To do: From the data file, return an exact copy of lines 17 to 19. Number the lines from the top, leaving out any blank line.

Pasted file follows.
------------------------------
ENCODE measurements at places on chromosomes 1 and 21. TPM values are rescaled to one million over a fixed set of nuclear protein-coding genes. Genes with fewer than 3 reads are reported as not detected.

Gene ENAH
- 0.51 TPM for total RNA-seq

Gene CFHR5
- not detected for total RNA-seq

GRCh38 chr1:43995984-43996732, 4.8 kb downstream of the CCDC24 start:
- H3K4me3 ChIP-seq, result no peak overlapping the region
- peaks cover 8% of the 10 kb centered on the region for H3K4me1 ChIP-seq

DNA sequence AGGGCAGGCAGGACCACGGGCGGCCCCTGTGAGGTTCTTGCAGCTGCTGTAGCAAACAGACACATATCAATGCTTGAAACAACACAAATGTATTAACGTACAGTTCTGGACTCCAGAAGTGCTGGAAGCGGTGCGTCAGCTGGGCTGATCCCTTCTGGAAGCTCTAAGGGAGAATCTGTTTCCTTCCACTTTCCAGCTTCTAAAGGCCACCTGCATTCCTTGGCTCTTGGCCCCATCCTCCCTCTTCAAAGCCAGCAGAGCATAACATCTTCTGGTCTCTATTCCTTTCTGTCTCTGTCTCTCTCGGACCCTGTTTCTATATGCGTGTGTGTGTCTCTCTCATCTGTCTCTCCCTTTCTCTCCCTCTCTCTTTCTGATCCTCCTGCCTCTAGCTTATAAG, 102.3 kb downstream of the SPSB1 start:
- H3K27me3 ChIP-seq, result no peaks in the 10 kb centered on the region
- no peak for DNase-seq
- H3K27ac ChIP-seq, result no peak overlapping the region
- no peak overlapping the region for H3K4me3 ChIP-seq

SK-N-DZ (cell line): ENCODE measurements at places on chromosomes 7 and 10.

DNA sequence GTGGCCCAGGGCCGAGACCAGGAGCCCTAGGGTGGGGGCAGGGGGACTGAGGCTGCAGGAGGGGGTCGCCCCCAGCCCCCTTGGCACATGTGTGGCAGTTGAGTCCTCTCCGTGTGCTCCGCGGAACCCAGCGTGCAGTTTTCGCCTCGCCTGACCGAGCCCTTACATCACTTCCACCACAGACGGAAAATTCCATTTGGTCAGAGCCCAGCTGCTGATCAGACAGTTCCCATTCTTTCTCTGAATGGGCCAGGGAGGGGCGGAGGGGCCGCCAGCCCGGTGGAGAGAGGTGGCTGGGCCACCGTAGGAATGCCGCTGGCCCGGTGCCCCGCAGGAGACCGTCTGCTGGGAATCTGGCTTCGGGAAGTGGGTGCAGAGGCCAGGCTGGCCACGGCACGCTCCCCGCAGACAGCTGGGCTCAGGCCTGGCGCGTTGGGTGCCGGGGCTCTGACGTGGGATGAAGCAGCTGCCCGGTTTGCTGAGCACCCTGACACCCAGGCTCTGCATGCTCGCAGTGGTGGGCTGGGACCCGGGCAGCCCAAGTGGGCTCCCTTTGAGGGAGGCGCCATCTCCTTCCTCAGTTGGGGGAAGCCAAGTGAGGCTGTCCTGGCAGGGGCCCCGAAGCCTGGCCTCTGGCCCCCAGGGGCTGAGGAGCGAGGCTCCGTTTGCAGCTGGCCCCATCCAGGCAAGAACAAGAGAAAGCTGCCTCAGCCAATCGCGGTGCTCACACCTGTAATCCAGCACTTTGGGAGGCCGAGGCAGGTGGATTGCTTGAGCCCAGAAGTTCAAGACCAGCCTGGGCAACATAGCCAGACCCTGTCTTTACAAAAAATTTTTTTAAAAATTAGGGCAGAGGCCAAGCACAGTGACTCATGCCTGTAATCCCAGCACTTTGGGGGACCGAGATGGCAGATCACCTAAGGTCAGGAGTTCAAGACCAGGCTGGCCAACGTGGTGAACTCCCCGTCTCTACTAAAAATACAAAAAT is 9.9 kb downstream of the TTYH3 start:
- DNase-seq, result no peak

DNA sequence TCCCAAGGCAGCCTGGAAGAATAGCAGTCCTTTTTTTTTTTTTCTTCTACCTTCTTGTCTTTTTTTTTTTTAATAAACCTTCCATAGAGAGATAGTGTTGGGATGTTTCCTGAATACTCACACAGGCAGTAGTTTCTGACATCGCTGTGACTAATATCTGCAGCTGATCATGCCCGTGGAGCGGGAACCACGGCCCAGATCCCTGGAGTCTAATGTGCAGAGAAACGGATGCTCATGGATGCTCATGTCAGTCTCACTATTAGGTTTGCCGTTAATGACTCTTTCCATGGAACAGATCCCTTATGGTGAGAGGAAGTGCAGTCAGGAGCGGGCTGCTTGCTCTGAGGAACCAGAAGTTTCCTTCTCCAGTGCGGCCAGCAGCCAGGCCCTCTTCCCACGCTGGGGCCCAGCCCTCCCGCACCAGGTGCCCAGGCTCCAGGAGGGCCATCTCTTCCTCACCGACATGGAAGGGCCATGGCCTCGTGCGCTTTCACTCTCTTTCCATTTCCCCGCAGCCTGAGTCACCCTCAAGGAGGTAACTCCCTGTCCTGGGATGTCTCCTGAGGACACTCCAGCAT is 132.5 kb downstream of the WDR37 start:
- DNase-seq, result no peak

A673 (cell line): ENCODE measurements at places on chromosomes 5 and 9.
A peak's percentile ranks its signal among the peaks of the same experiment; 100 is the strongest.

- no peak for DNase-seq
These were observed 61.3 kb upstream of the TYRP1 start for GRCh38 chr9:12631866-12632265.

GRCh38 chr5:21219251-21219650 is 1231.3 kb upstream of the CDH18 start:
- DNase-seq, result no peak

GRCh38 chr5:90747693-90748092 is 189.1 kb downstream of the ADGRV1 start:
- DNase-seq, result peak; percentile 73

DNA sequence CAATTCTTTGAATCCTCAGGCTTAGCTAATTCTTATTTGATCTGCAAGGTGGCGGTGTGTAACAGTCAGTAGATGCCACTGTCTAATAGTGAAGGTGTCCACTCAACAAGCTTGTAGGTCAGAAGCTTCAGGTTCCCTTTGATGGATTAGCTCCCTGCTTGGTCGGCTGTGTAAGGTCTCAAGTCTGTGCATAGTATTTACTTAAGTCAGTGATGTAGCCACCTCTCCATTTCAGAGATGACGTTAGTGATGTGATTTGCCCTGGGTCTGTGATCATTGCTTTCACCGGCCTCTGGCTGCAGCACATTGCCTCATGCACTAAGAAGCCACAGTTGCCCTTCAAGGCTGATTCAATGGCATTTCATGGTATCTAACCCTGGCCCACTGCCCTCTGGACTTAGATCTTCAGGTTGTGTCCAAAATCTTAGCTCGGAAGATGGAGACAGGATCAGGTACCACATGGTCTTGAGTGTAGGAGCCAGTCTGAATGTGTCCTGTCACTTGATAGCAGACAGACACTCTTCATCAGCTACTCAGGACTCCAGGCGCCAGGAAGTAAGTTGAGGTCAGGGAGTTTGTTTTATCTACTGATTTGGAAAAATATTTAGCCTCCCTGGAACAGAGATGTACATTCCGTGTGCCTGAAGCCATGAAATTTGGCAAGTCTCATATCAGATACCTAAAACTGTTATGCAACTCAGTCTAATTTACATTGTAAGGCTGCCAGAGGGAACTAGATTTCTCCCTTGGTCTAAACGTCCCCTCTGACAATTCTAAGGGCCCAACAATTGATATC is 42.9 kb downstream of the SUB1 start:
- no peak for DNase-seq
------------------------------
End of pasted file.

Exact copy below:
DNA sequence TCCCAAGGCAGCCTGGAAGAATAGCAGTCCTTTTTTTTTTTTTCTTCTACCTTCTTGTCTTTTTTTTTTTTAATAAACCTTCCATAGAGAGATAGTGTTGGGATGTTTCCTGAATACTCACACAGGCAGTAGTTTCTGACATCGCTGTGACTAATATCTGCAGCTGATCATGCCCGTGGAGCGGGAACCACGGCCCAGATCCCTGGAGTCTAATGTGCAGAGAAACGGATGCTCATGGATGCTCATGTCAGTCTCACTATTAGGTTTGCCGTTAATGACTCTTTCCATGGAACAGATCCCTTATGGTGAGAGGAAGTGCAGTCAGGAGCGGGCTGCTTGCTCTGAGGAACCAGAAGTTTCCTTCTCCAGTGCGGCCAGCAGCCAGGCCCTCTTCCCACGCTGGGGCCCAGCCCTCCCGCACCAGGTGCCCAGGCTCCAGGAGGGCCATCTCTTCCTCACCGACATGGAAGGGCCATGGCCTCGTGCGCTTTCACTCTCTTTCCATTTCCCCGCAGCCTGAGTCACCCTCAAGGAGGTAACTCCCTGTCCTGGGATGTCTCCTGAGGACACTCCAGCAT is 132.5 kb downstream of the WDR37 start:
- DNase-seq, result no peak

A673 (cell line): ENCODE measurements at places on chromosomes 5 and 9.